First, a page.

Maternal immune activation (MIA) contributes to behavioural abnormalities associated with neurodevelopmental disorders in both primate and rodent offspring. In humans, epidemiological studies suggest that exposure of fetuses to maternal inflammation increases the likelihood of developing autism spectrum disorder. In pregnant mice, interleukin-17a (IL-17a) produced by T helper 17 (TH17) cells (CD4(+) T helper effector cells involved in multiple inflammatory conditions) induces behavioural and cortical abnormalities in the offspring exposed to MIA. However, it is unclear whether other maternal factors are required to promote MIA-associated phenotypes. Moreover, the underlying mechanisms by which MIA leads to T cell activation with increased IL-17a in the maternal circulation are not well understood. Here we show that MIA phenotypes in offspring require maternal intestinal bacteria that promote TH17 cell differentiation. Pregnant mice that had been colonized with mouse commensal segmented filamentous bacteria or human commensal bacteria that induce intestinal TH17 cells were more likely to produce offspring with MIA-associated abnormalities. We also show that small intestine dendritic cells from pregnant, but not from non-pregnant, females secrete IL-1β, IL-23 and IL-6 and stimulate T cells to produce IL-17a upon exposure to MIA. Overall, our data suggest that defined gut commensal bacteria with a propensity to induce TH17 cells may increase the risk of neurodevelopmental disorders in the offspring of pregnant mothers undergoing immune system activation owing to infections or autoinflammatory syndromes.
Article
The microbiota plays a central role in human health and disease by shaping immune development, immune responses, metabolism, and protecting from invading pathogens. Technical advances that allow comprehensive characterization of microbial communities by genetic sequencing have sparked the hunt for disease modulating bacteria. Emerging studies in humans have linked increased abundance of Prevotella species at mucosal sites to localized and systemic disease, including periodontitis, bacterial vaginosis, rheumatoid arthritis, metabolic disorders, and low-grade systemic inflammation. Intriguingly, Prevotella abundance is reduced within the lung microbiota of asthma and COPD. Increased Prevotella abundance is associated with augmented Th17-mediated mucosal inflammation, which is in line with the marked capacity of Prevotella in driving Th17 immune responses in vitro. Studies indicate, that Prevotella predominantly activate TLR2 leading to production of Th17-polarizing cytokines by antigen presenting cells, including IL-23 and IL-1. Furthermore, Prevotella stimulate epithelial cells to produce IL-8, IL-6 and CCL20, which can promote mucosal Th17 immune responses and neutrophil recruitment. Prevotella-mediated mucosal inflammation leads to systemic dissemination of inflammatory mediators, bacteria, and bacterial products, which in turn may affect systemic disease outcomes. Studies in mice support a causal role of Prevotella as colonization experiments promote clinical and inflammatory features of human disease. When compared to strict commensal bacteria, Prevotella exhibit increased inflammatory properties as demonstrated by augmented release of inflammatory mediators from immune cells and various stromal cells. These findings indicate that some Prevotella strains may be clinically important pathobionts that can participate in human disease by promoting chronic inflammation. This article is protected by copyright. All rights reserved.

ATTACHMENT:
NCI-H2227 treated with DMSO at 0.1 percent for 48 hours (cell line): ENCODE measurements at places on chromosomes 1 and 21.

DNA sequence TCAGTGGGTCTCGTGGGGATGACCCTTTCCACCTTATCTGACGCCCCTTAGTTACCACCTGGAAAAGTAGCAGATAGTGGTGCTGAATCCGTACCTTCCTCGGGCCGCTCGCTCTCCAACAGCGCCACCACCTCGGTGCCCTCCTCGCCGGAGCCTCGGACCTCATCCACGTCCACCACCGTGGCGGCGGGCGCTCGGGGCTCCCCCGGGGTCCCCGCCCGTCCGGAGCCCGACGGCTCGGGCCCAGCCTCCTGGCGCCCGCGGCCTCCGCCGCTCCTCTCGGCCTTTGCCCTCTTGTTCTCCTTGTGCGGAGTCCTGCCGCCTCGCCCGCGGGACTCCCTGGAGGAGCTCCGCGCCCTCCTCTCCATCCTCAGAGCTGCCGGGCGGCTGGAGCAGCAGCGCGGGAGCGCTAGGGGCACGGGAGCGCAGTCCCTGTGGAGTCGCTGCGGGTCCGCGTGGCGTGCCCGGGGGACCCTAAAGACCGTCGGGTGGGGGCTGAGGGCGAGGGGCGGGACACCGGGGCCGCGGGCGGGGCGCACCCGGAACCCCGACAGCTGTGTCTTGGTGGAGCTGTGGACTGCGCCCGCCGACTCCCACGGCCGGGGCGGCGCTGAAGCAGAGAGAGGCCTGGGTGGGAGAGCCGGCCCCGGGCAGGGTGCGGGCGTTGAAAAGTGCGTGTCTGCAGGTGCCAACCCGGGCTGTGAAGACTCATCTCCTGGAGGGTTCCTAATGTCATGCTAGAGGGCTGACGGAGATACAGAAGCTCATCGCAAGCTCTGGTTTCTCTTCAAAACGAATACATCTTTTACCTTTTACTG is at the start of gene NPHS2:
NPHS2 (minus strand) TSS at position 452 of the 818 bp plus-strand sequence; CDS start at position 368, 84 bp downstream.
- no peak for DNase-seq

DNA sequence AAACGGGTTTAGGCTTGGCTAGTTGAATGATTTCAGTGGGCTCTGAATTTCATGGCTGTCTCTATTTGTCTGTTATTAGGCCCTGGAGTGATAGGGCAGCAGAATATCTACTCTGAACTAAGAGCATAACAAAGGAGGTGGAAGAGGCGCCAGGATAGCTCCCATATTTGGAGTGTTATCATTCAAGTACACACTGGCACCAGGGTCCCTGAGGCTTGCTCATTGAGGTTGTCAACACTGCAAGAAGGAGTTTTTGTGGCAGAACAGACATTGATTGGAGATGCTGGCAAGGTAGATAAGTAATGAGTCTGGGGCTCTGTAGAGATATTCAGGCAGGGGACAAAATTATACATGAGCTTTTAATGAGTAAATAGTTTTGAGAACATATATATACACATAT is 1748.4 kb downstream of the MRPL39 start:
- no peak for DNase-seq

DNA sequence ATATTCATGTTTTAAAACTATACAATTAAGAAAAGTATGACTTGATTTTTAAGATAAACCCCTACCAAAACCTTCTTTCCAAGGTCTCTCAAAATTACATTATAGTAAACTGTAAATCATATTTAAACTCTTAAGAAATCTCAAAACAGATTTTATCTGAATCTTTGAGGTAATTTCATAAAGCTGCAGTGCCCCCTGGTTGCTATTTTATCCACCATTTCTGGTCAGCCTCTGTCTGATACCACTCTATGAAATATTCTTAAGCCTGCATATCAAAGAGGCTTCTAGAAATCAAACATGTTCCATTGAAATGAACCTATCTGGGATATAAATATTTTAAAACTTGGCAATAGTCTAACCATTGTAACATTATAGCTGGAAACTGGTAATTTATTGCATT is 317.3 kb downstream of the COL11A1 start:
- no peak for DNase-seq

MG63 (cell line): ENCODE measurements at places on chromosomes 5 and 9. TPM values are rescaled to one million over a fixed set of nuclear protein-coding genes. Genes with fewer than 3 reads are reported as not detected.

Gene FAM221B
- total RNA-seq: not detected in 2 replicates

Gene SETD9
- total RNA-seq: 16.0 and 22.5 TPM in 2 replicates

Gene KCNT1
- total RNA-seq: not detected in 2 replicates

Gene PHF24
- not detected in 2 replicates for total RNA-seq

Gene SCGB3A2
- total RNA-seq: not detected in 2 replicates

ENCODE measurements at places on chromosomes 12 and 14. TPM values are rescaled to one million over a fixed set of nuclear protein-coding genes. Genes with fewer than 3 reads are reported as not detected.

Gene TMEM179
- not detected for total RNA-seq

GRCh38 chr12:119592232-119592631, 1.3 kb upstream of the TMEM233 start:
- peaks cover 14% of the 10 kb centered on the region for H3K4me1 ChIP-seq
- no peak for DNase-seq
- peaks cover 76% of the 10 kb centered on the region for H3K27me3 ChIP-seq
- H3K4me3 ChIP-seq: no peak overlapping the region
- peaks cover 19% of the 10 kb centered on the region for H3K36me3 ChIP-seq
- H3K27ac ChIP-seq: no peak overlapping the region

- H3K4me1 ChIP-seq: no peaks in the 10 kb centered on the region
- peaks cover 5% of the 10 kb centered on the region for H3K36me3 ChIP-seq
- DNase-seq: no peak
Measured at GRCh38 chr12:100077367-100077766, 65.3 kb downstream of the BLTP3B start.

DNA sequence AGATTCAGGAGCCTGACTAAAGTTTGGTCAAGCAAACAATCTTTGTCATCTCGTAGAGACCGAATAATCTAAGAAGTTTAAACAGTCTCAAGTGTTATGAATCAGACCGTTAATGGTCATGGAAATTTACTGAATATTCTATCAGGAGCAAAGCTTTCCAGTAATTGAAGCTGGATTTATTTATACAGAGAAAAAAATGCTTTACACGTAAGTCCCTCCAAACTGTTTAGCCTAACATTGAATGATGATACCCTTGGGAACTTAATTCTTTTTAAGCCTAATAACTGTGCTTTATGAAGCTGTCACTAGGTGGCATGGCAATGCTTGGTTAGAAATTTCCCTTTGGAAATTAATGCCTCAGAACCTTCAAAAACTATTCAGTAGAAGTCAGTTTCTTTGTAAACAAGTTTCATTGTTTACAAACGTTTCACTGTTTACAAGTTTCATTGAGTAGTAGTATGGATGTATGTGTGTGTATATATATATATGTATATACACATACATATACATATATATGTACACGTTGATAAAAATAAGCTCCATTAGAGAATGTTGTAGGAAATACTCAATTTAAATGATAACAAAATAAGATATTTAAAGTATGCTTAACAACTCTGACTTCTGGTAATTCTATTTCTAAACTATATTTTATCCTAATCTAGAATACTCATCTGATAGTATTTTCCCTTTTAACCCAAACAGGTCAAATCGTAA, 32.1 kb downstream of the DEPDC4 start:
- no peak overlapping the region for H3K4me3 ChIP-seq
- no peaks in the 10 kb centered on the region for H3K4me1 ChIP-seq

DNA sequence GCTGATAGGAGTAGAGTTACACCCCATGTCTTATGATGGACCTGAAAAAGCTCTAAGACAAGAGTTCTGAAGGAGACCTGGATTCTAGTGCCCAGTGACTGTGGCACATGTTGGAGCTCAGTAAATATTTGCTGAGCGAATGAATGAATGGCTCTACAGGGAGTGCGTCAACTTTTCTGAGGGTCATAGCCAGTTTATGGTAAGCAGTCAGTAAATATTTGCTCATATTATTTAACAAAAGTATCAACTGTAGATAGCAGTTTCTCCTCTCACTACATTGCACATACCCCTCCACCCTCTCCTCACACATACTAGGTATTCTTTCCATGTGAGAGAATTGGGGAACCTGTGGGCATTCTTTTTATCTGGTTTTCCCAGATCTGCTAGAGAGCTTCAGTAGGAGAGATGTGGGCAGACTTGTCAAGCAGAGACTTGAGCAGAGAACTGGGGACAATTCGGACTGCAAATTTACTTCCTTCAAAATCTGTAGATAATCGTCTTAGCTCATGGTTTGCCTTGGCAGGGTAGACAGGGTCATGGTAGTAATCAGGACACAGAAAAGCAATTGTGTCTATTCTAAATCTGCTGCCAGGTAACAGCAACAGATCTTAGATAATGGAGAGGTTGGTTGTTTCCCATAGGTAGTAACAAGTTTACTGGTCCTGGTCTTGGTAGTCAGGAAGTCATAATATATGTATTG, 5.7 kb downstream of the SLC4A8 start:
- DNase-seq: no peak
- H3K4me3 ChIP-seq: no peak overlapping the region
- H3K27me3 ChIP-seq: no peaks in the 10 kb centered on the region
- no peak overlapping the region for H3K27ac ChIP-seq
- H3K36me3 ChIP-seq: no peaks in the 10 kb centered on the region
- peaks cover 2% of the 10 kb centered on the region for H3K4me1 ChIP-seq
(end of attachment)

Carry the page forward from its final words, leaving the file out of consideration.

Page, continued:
Article